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Title: The role of skeletal muscle afferent feedback in ventilator and cardiovascular control during human exercise
Author: Bruce, Richard
ISNI:       0000 0004 5346 7800
Awarding Body: University of Birmingham
Current Institution: University of Birmingham
Date of Award: 2014
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Stimulating muscle metaboreceptive afferents alone via post exercise circulatory occlusion (PECO) typically does not result in hyperpnea in healthy humans. However ventilatory responses have been observed if metabolite accumulation is great enough (e.g. in diseased states) or during a concurrent hypercapnia-induced chemoreflex, suggesting a possible synergistic interaction. This thesis investigated the ventilatory responses to interactions between muscle afferent feedback and potentially synergistic inputs. It was firstly observed that muscle metabo/mechanoreflex activation (via PECO and passive muscle stretch, respectively) increases ventilation but only during acute hypercapnia. Additional investigations suggested that these ventilatory responses were caused by a central interaction, possibly between the medullary input from muscle afferents and central chemoreceptors. Secondly, experimental augmentation of the muscle metaboreflex enhances the ventilatory response during exercise, but not during PECO, suggesting interactions between the metaboreflex and other inputs activated in exercise. Lastly, PECO caused increased ventilation in COPD patients but this was unrelated to chronic hypercapnia. Collectively these findings suggest that in health, muscle metabo/mechanoreflex stimulation induces ventilatory responses, but their effects only appear to be unmasked in combination with secondary synergistic inputs. However, when the metaboreflex is powerful enough, arguably such as in COPD, ventilatory responses to metaboreceptor stimulation alone can be observed.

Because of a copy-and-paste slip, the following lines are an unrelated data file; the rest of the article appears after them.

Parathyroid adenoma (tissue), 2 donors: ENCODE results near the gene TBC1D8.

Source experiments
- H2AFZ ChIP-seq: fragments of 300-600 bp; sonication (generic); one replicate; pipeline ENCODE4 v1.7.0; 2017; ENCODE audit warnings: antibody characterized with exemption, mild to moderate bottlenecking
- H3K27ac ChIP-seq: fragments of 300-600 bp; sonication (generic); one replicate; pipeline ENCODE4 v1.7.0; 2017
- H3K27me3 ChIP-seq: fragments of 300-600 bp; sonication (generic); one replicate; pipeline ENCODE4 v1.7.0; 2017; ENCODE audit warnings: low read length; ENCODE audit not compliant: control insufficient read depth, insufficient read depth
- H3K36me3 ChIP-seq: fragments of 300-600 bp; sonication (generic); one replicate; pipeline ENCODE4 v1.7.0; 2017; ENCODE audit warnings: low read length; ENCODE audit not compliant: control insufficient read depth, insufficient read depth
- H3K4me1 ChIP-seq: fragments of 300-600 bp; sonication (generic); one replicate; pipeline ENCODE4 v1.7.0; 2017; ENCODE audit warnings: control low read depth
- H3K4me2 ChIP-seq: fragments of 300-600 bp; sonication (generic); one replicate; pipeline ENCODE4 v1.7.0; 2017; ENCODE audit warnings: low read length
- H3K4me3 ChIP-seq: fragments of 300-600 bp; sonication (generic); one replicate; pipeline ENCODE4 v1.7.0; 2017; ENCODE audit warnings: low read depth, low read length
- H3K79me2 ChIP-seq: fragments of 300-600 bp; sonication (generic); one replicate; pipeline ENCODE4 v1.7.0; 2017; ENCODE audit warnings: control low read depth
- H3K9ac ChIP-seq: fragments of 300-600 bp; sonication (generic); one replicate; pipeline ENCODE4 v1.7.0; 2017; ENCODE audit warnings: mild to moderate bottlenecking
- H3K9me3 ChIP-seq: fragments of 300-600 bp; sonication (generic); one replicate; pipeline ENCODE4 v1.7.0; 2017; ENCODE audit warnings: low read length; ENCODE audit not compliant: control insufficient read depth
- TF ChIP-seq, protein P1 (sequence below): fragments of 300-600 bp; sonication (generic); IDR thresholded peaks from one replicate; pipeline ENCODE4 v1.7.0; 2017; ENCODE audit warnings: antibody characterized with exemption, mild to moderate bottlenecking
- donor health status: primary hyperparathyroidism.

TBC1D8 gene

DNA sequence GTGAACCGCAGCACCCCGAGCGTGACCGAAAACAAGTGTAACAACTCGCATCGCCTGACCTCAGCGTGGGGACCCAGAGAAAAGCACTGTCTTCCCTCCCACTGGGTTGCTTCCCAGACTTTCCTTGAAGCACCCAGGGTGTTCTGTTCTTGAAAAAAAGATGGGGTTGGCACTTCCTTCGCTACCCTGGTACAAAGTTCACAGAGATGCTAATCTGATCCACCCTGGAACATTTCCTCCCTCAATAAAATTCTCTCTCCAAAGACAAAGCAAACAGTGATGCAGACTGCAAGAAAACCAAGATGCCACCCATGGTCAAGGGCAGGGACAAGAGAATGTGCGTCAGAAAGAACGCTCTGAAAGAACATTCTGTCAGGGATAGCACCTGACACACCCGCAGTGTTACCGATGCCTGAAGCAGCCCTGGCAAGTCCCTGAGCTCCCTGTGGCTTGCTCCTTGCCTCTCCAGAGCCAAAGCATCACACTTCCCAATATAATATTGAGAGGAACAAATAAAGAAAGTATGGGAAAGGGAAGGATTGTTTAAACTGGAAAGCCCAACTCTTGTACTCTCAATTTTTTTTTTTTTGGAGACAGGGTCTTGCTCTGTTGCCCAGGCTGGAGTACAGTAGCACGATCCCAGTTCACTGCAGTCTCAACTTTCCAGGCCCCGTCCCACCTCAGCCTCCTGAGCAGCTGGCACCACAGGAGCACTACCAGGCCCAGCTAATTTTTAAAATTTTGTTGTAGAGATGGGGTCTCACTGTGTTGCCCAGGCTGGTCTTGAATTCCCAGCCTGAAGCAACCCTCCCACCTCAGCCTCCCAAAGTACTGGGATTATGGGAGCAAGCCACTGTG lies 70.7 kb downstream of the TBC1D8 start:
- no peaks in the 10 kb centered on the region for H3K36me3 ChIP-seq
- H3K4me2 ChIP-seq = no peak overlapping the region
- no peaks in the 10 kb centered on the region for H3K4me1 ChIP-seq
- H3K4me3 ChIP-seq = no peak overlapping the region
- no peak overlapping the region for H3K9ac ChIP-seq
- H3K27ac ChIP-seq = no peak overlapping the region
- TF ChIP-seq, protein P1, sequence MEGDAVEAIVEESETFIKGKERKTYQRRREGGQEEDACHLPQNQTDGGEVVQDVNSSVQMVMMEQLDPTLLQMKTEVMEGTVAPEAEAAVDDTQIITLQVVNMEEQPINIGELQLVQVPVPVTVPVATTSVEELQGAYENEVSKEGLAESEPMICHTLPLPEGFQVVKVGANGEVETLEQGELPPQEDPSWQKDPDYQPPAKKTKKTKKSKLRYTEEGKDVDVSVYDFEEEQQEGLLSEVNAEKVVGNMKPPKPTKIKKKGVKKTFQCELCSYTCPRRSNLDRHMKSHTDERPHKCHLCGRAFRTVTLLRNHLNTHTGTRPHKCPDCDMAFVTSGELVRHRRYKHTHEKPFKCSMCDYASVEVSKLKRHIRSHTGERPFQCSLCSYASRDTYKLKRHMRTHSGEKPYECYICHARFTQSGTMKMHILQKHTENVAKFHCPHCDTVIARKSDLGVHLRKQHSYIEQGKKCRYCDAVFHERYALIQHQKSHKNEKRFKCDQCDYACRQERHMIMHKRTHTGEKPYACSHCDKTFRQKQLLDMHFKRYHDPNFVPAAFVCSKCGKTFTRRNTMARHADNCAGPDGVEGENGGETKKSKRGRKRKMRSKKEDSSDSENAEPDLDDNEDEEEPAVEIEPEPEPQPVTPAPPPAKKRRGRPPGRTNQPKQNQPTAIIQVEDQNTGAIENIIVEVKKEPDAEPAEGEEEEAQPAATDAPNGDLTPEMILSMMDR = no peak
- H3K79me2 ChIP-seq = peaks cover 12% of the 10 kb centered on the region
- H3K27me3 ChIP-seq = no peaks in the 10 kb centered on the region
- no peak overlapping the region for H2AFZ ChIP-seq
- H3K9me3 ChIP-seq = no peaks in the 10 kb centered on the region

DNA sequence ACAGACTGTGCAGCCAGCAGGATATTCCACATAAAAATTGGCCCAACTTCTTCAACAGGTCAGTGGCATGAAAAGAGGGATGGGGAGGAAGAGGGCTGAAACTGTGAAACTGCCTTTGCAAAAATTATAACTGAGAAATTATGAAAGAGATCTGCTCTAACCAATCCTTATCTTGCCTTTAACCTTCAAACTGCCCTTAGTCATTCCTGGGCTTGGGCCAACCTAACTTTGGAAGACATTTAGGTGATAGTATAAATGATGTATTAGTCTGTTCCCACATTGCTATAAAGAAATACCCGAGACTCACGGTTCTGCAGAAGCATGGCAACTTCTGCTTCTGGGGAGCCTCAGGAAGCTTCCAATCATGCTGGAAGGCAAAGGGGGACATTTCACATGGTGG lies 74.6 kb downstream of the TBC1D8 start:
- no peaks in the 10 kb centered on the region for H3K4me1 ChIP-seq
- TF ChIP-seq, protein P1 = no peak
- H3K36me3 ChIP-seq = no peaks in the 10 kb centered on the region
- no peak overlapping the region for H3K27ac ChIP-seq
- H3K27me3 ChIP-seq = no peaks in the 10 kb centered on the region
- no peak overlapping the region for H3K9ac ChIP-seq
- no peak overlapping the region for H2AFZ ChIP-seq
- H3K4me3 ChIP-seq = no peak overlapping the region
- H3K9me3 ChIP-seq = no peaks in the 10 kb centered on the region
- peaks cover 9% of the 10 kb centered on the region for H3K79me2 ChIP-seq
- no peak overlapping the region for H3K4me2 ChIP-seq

Supervisor: Not available Sponsor: Not available
Qualification Name: Thesis (Ph.D.) Qualification Level: Doctoral
EThOS ID:  DOI: Not available
Keywords: R Medicine (General) ; RC1200 Sports Medicine